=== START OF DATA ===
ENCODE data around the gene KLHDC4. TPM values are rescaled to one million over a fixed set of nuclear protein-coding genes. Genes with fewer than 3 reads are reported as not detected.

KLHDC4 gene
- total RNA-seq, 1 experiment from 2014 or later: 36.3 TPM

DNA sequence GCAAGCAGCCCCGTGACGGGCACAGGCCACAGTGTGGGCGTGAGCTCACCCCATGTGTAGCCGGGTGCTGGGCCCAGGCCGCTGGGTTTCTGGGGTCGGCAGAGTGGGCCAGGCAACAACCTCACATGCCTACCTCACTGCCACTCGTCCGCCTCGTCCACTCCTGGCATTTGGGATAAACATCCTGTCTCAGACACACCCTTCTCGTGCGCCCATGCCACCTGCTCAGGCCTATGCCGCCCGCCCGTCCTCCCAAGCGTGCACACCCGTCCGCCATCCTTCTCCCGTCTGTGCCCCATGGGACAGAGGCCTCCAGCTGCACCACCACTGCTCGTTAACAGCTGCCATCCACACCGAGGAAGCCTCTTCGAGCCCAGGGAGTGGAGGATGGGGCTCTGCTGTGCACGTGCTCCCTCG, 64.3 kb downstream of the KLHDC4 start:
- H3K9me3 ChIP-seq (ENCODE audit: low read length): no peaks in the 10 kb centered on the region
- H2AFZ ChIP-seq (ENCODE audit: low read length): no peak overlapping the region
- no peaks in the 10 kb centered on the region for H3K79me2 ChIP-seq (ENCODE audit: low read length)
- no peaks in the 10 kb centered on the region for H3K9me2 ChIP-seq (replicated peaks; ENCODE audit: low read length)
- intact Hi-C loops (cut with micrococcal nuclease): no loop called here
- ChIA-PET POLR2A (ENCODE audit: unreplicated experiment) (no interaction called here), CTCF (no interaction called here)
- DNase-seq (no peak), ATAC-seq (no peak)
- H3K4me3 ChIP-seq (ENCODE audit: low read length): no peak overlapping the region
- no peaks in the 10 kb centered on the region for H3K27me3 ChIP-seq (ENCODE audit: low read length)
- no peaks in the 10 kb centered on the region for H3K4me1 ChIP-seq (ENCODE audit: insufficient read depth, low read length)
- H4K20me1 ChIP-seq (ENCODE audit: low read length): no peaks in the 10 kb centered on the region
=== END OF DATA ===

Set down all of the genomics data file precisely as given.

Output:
ENCODE data around the gene KLHDC4. TPM values are rescaled to one million over a fixed set of nuclear protein-coding genes. Genes with fewer than 3 reads are reported as not detected.

KLHDC4 gene
- total RNA-seq, 1 experiment from 2014 or later: 36.3 TPM

DNA sequence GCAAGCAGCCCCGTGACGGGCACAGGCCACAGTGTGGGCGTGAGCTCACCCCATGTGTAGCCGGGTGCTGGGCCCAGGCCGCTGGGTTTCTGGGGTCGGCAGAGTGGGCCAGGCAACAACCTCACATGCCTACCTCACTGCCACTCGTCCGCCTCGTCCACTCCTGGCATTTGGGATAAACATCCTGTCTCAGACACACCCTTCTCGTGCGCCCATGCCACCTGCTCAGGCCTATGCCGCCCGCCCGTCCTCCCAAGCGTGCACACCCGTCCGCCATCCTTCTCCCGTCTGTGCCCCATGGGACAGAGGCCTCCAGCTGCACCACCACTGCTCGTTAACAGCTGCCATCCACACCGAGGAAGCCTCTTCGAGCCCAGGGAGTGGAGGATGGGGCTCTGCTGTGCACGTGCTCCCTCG, 64.3 kb downstream of the KLHDC4 start:
- H3K9me3 ChIP-seq (ENCODE audit: low read length): no peaks in the 10 kb centered on the region
- H2AFZ ChIP-seq (ENCODE audit: low read length): no peak overlapping the region
- no peaks in the 10 kb centered on the region for H3K79me2 ChIP-seq (ENCODE audit: low read length)
- no peaks in the 10 kb centered on the region for H3K9me2 ChIP-seq (replicated peaks; ENCODE audit: low read length)
- intact Hi-C loops (cut with micrococcal nuclease): no loop called here
- ChIA-PET POLR2A (ENCODE audit: unreplicated experiment) (no interaction called here), CTCF (no interaction called here)
- DNase-seq (no peak), ATAC-seq (no peak)
- H3K4me3 ChIP-seq (ENCODE audit: low read length): no peak overlapping the region
- no peaks in the 10 kb centered on the region for H3K27me3 ChIP-seq (ENCODE audit: low read length)
- no peaks in the 10 kb centered on the region for H3K4me1 ChIP-seq (ENCODE audit: insufficient read depth, low read length)
- H4K20me1 ChIP-seq (ENCODE audit: low read length): no peaks in the 10 kb centered on the region